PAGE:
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Author Topic: 22/6/12 Natal Battlefields UPDATE2014 Ngubevu bridge open  (Read 1280 times)

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Offline IanTheTooth

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22/6/12 Natal Battlefields UPDATE2014 Ngubevu bridge open
« on: June 27, 2012, 09:09:52 pm »
Sorry this report has taken so long, it has been a busy week. (WildDoc, the .gdb file contains our intended route and the actual route and extra bits that we rode, actual in Blue, intended in transparent or red).

Mike wanted to make an early start so I found myself driving up into Hillcrest against the stationary traffic queuing to get down Fields Hill at 6.30am in the dark.  Poor sods. By the time I got to Mike & he’d gassed up & was ready to go. It was just after 7am and light enough to see the dirt roads.



 We swung round Inanda dam and out to Sevenoaks between gunsight and 360 degree hills at quite a pace. The valley was fiercely cold and a wicked wind whipped around us carrying some horizontal rain with it.



The first signs of trouble started when we got on the good roads to Greytown. Mike, who never normally has a right hand problem wouldn’t go faster than 80kmph. He was dressed in his usual enduro kit, tee-shirt, enduro jacket, open face helmet and goggles. The wind chill factor was killing him. However, before long we were safely ensconced in the Greytown Wimpy for our breakfast/meal of the day.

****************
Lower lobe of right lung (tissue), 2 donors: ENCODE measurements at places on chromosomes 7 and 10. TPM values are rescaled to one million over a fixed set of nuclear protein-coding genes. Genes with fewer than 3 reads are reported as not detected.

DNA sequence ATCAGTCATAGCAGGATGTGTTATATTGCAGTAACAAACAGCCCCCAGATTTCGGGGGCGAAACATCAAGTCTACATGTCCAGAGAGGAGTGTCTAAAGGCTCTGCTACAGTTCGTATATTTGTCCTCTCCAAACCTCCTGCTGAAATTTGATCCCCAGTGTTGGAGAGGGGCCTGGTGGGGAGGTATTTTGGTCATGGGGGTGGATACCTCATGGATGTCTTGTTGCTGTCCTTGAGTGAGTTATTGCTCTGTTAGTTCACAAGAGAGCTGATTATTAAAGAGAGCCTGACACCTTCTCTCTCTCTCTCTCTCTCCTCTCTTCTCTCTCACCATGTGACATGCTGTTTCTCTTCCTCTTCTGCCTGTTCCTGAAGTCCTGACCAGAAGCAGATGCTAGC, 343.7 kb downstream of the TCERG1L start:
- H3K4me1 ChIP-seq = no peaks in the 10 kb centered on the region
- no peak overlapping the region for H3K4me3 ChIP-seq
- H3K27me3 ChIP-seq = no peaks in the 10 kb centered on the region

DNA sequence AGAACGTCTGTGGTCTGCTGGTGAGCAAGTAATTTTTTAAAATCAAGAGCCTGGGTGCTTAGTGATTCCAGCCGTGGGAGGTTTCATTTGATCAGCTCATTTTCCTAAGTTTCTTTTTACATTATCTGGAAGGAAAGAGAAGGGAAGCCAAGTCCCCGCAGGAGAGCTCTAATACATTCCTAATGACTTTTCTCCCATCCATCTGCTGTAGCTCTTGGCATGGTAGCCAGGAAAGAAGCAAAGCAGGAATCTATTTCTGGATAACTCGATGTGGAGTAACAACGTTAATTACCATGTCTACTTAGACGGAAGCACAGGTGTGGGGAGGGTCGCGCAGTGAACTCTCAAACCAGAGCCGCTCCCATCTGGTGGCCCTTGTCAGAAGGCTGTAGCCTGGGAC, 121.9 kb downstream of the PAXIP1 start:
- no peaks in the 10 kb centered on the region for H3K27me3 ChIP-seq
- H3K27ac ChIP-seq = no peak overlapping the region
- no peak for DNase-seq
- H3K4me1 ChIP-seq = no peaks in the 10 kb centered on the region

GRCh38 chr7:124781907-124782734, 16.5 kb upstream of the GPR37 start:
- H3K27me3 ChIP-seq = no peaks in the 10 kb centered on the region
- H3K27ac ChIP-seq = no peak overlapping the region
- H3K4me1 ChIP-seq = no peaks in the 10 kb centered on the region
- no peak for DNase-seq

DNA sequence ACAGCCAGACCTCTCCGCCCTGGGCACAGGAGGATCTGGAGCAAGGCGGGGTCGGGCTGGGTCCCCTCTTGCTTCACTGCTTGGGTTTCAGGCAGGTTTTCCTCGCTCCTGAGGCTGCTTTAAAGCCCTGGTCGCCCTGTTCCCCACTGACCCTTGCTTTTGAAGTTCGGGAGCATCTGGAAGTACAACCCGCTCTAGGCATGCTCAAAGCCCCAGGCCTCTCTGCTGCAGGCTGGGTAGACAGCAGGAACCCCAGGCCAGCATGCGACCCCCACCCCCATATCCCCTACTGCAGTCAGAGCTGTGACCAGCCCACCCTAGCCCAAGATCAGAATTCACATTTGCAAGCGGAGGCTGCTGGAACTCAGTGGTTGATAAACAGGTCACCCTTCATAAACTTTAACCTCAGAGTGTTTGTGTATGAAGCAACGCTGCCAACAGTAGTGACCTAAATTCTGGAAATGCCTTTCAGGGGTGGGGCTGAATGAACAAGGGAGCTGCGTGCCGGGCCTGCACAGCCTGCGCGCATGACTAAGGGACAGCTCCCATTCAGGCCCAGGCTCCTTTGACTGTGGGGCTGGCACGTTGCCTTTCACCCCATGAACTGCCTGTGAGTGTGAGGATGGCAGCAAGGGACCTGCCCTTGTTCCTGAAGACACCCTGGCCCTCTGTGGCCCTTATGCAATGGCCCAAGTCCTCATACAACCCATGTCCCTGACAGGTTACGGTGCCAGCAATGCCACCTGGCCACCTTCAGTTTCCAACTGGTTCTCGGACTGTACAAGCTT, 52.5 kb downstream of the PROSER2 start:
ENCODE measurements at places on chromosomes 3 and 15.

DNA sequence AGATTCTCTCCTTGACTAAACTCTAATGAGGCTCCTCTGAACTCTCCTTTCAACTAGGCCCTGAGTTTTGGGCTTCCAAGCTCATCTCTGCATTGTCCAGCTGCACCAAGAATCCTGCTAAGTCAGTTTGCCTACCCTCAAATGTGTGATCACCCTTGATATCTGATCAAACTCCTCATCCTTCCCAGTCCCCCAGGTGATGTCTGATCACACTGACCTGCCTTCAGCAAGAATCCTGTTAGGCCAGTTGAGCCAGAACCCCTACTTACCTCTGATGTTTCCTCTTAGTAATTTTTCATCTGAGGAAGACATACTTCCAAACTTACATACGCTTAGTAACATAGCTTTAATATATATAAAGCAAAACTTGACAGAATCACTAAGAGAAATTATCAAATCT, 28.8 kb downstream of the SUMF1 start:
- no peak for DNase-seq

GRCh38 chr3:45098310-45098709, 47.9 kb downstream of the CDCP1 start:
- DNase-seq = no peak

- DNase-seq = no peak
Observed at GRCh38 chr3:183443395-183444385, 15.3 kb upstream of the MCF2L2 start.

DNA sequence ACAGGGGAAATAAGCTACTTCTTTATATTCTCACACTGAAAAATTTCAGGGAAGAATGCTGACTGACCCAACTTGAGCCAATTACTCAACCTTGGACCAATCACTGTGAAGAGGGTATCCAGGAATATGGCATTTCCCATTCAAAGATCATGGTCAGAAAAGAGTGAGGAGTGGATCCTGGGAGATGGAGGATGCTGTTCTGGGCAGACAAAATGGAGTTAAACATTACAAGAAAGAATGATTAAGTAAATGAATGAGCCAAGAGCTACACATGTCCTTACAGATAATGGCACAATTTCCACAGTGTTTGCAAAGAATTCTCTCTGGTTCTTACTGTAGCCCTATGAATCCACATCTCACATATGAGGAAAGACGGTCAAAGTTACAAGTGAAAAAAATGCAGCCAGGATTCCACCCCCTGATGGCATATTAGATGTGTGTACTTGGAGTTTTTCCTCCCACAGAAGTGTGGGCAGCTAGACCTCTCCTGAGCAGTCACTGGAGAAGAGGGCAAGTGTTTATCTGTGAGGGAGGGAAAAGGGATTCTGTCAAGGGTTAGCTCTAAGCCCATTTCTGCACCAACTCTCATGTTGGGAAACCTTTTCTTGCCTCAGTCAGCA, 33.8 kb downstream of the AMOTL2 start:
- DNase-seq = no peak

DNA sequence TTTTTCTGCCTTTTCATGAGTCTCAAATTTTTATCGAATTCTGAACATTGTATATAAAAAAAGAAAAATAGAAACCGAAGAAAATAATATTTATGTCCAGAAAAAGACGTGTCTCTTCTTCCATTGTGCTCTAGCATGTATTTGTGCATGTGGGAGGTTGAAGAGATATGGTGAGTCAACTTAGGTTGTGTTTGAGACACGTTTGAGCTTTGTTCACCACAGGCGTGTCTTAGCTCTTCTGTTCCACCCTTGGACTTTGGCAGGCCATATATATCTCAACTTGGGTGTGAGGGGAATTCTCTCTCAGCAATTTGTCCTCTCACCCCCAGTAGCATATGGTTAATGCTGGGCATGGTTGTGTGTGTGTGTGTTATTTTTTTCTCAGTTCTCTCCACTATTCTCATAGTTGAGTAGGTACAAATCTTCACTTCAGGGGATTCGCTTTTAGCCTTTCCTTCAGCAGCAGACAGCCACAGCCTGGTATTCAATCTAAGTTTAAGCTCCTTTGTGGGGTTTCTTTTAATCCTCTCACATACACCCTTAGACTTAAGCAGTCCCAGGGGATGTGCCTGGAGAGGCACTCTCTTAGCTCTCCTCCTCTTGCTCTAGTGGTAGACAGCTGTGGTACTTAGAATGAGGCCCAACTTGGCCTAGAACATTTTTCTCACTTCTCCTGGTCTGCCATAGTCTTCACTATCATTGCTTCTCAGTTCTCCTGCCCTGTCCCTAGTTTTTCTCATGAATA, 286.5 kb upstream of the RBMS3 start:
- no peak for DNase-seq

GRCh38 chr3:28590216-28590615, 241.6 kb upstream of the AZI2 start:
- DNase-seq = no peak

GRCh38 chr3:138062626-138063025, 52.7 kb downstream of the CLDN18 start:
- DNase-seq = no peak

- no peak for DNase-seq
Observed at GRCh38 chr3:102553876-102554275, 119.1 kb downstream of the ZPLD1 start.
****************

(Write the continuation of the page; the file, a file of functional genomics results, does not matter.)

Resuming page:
While I demolished my mega coffee and bacon & eggs, Mike tucked into his fresh frozen orange juice. By nine we’d picked up gas in Greytown in case the Kranskop petrol station was closed and we were off. To speed things up I swapped bikes with Mike so that he could hide behind my screen. I was much better prepared for the cold (ask me how.) All of a sudden we could do 120kmph again and the kop came up in no time.



Mike's plan was to scramble to the top of the kop across the natural stone bridge. In the meantime I tried to work out where Cetshwayo’s grave would be and the Mome gorge where the Bambathi rebellion was crushed, would be placed. Mike gave up on the scramble so we headed down the new tar road to Shu Shu. The great advantage of the tar road is that you can now concentrate a bit more on the geology of  the pass than before. Gunda Gunda can give explanations if required. A couple of years ago it looked like there would be a big development at Shu Shu. So far this has come to naught but this is the first time I have seen the German campers and local camp followers on the Island and around the hot springs. It was quite a sight.



From Shu Shu we headed up the valley floor to Jameson’s drift. (I assume Leander Jameson but I’m not sure) I love the way that the roads snake over the wash aways and the enormous trees that you find in the Tugela valley.